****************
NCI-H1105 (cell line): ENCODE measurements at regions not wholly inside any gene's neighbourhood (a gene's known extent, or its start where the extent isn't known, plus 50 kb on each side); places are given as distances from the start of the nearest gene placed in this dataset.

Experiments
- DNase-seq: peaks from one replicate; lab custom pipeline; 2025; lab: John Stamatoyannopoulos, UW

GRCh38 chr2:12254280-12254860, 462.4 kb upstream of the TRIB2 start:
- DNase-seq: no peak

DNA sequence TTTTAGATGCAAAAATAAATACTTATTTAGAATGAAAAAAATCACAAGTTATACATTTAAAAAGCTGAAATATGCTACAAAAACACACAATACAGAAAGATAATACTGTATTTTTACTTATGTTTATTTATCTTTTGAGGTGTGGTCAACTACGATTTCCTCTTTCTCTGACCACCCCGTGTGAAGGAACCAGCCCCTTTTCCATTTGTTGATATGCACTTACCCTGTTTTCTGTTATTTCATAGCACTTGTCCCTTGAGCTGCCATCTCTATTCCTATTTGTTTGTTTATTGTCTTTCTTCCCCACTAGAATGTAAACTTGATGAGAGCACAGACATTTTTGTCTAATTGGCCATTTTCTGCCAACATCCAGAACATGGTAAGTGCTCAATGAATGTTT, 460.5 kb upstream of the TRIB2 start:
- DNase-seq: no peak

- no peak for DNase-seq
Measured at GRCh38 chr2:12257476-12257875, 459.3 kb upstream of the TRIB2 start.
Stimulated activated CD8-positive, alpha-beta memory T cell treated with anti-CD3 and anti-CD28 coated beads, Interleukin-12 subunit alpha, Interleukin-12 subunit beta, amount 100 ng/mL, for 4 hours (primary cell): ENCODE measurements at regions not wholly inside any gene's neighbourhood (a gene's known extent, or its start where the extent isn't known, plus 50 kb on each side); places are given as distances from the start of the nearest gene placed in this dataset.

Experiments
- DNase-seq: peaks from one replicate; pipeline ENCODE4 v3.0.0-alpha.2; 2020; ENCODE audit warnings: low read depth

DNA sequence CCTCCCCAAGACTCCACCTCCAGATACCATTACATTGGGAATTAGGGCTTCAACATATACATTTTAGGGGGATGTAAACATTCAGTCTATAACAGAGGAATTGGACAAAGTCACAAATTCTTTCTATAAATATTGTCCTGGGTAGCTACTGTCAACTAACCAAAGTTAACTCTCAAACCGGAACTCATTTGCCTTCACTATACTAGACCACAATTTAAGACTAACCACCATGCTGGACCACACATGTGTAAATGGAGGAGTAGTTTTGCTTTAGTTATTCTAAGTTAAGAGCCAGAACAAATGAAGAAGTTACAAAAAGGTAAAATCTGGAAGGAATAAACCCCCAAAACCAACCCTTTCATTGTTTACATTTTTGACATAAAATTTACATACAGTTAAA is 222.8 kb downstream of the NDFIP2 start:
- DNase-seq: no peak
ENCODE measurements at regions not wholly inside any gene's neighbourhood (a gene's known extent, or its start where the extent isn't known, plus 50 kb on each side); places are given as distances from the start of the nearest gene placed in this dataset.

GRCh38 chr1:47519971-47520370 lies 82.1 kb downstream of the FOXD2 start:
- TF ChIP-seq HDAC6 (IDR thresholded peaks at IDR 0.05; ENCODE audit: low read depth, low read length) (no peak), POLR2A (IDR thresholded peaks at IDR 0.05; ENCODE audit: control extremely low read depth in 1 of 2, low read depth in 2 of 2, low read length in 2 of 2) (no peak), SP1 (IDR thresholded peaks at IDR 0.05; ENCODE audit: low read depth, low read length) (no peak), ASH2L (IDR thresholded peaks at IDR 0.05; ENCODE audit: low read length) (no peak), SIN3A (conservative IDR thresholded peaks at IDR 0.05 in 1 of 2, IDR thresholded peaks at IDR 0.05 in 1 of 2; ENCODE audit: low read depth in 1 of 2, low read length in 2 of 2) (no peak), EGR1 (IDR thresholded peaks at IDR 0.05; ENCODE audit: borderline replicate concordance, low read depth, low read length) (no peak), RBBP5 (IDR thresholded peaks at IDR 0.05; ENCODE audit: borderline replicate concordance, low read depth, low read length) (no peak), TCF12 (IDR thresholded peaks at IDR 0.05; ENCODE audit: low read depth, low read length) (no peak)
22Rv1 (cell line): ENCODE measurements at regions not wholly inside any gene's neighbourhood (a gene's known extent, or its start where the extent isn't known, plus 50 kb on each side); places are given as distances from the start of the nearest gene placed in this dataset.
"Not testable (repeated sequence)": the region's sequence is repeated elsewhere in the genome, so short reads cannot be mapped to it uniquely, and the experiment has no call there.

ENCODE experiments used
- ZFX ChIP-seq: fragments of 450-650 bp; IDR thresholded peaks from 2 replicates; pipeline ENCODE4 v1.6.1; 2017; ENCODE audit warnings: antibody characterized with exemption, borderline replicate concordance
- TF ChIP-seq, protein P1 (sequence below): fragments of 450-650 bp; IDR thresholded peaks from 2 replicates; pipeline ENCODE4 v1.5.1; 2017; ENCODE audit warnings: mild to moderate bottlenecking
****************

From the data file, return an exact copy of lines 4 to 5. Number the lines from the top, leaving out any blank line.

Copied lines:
GRCh38 chr2:12254280-12254860, 462.4 kb upstream of the TRIB2 start:
- DNase-seq: no peak